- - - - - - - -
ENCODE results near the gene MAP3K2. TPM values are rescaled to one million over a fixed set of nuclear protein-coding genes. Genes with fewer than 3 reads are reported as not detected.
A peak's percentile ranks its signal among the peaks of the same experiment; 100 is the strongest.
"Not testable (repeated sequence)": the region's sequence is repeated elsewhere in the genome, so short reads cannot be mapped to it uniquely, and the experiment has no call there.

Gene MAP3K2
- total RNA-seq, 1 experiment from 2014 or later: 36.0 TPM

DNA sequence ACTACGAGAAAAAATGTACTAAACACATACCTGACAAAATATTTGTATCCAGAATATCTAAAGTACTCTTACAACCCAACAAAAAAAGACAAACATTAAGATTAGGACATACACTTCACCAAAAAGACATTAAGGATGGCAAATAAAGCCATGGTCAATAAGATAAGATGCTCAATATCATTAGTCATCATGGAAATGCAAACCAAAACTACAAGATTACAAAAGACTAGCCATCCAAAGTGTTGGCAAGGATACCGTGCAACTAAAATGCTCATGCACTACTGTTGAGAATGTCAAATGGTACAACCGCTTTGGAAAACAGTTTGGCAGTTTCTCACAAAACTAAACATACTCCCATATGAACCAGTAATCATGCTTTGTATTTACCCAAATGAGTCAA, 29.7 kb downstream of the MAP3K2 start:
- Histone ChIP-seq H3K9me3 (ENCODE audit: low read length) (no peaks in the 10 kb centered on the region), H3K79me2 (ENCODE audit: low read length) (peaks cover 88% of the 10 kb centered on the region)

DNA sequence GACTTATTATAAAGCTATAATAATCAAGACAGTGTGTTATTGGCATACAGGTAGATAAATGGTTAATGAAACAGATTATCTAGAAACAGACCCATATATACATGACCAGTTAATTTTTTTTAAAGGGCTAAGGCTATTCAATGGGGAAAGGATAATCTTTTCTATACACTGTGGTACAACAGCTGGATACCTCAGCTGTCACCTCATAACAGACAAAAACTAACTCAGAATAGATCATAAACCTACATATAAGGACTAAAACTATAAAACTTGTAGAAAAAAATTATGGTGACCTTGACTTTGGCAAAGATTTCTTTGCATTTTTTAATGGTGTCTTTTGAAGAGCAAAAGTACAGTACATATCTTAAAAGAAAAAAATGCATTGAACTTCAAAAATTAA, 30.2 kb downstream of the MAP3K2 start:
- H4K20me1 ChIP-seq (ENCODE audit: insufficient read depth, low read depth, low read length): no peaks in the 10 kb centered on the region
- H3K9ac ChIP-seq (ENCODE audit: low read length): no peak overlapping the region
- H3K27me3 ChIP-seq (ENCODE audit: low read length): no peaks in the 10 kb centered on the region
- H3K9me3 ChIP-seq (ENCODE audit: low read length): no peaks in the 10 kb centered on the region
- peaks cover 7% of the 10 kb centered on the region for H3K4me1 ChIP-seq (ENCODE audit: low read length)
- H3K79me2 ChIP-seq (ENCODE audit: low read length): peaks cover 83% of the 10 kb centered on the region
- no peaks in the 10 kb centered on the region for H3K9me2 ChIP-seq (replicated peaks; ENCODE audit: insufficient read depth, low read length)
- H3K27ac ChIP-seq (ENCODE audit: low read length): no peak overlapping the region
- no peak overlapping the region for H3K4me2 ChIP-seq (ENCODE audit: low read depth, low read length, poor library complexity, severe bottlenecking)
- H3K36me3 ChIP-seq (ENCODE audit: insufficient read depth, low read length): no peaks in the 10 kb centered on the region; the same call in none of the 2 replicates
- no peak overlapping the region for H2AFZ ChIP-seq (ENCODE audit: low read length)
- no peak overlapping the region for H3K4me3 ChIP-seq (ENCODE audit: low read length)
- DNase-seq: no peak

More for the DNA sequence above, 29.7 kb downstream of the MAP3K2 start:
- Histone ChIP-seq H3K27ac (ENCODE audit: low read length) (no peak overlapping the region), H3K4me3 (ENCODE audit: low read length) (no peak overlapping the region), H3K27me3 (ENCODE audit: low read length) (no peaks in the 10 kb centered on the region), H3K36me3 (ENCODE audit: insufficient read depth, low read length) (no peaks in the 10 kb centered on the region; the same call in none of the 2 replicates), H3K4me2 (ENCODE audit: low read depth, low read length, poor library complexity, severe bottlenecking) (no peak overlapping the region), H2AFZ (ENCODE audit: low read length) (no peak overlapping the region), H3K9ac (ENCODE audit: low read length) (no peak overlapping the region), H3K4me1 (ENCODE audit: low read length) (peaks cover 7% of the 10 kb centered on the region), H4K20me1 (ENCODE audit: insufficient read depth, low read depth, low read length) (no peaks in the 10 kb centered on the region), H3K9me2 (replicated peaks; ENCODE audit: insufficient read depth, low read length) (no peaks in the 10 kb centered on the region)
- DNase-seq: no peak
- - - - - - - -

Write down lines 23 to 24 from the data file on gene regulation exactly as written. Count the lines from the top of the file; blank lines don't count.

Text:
- Histone ChIP-seq H3K27ac (ENCODE audit: low read length) (no peak overlapping the region), H3K4me3 (ENCODE audit: low read length) (no peak overlapping the region), H3K27me3 (ENCODE audit: low read length) (no peaks in the 10 kb centered on the region), H3K36me3 (ENCODE audit: insufficient read depth, low read length) (no peaks in the 10 kb centered on the region; the same call in none of the 2 replicates), H3K4me2 (ENCODE audit: low read depth, low read length, poor library complexity, severe bottlenecking) (no peak overlapping the region), H2AFZ (ENCODE audit: low read length) (no peak overlapping the region), H3K9ac (ENCODE audit: low read length) (no peak overlapping the region), H3K4me1 (ENCODE audit: low read length) (peaks cover 7% of the 10 kb centered on the region), H4K20me1 (ENCODE audit: insufficient read depth, low read depth, low read length) (no peaks in the 10 kb centered on the region), H3K9me2 (replicated peaks; ENCODE audit: insufficient read depth, low read length) (no peaks in the 10 kb centered on the region)
- DNase-seq: no peak